Invisible connections

Topics arts | museum | Egypt

Two feet tall and a prized possession of the Harvard Art Museum, the 13th century wooden sculpture of Prince Shotoku Taishi at Age 2 is a diminutive figure in a world dominated by giants. Carved by an anonymous pair (or perhaps many pairs) of hands in a Japanese monastery during the Kamakura period, the figure of the legendary prince, believed to be the founder of Buddhism in Japan, is a phenomenon in the world of art. Art connoisseurs, collectors and curators have waxed eloquent on the craftsmanship. Numerous documentaries talk about its provenance, the remarkable journey that it made f.....
Two feet tall and a prized possession of the Harvard Art Museum, the 13th century wooden sculpture of Prince Shotoku Taishi at Age 2 is a diminutive figure in a world dominated by giants. Carved by an anonymous pair (or perhaps many pairs) of hands in a Japanese monastery during the Kamakura period, the figure of the legendary prince, believed to be the founder of Buddhism in Japan, is a phenomenon in the world of art.

Art connoisseurs, collectors and curators have waxed eloquent on the craftsmanship. Numerous documentaries talk about its provenance, the remarkable journey that it made from Japan to the US, and the 70-odd dedicatory objects that were packed inside its miniature frame. Stacks of academic papers speak of the impact the prince has had on the idea of Japan and its complex world of prayer and ritual.

Few, however, speak of the intangible legacy that the object carries within itself or pay equal attention to the gentle footprint of stories that bind Shotoku the Shakyamuni to three ancient cultures. The prince most likely lived in the early 7th century. The sculpture represents a moment in his life when he was two years old, when he is believed to have taken two steps forward, folded his hands and uttered his first words as a prayer to Buddha and a relic (the eye of Buddha) manifested within his palms. The figure was carved in a monastery of Buddhist nuns and used in prayer rituals as evident from the marks on the body and the dedicatory offerings stuffed into its hollow form.

The object and the story of the prince reflects an invisible chain of ideas that link to the ancient world. The tangible often comes enveloped in a quilt of intangibles that are not highlighted or celebrated enough. 

The eye, for instance, is universally regarded as a symbol of the sun (Indian, Egyptian, Aztec, among others) and is one of the most potent forms of divinity.

Even more interesting are the stories told and patterns traced by the objects found inside the body of the prince. A page of the Lotus Sutra, which expounds upon a religion born in India and fostered in China and further developed in Japan. A set of beads from India that represent that body of the Buddha and a tiny icon of the Japanese god, Aizen Myoo, who is an embodiment of rage but worshipped for his passion. Aizen Myoo is shown as a flaming red figure with six arms, two of which hold a bow and arrow. His iconography draws upon the Tibetan deities and also borrows from the Hindu god of love, Kama.

Museums and galleries across the world are full of such objects and paintings. The stories they tell are numerous and complex and layered but interestingly (and rarely noticed) they are representatives of a world where ideas were shared and identities overlapped with no respect for barbed wires and national boundaries.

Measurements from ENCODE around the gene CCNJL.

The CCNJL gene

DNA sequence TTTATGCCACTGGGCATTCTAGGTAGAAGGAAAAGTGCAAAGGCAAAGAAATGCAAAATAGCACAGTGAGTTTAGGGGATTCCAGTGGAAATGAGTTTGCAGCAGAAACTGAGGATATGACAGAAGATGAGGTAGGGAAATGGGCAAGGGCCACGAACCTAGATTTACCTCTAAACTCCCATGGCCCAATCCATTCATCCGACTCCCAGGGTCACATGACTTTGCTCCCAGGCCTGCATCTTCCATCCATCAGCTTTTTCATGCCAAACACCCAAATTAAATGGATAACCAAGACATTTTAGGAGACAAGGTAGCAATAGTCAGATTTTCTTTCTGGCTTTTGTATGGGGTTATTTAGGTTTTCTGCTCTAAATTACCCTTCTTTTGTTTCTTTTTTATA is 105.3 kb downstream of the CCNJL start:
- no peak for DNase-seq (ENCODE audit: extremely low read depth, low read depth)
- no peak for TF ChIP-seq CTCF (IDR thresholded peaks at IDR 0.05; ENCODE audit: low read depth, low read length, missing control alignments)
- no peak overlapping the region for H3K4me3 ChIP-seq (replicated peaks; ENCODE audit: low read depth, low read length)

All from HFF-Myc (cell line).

While museums and academia marvel at the art, ritual and belief systems that the objects embody, it is time perhaps to retell the stories that inspired these creations. And to shine a light upon a world where the multicultural ethos was more like a puzzle where not all pieces fit neatly, but they did make a pattern.

This is a story that the art world needs to tell today, especially as communities seek to harness its restorative power. Under the brutal impact of the coronavirus, many governments and institutions have sought ways to alleviate and address the pain of the people. Already the conversation around creating a lasting legacy for the unimaginable losses inflicted by the coronavirus has veered towards memorials and commemorative art works to help people make sense of the loss.

For instance, towards the end of 2020, London Mayor Sadiq Khan set aside space for a garden to honour the dead, the Uruguay president began work on a memorial monument and in the US, temporary installations popped up in the form of murals and video collages.

But we need to ask ourselves if this is the best way to unburden the world of its grief? Instead, if one were to dip into the intangibles, the stories that live within the public institutions of art and culture, we may create a more intimate and lasting memorial. As Neil McGregor writes (Living with the Gods), “a society with a belief in something beyond itself, a narrative that goes beyond the immediate and beyond the self, seems better equipped to confront threats to its existence…”

This is an idea that several sociologists have expanded upon too. Emile Durkheim and many others have spoken about the belief systems that different faiths share and how these stories create a sense of community. These stories, no matter how ancient they are, are timeless and can help create a sense of being together in a moment of crisis. And at the same time, perhaps, create healing spaces that reflect the borderless world of stories and beliefs.




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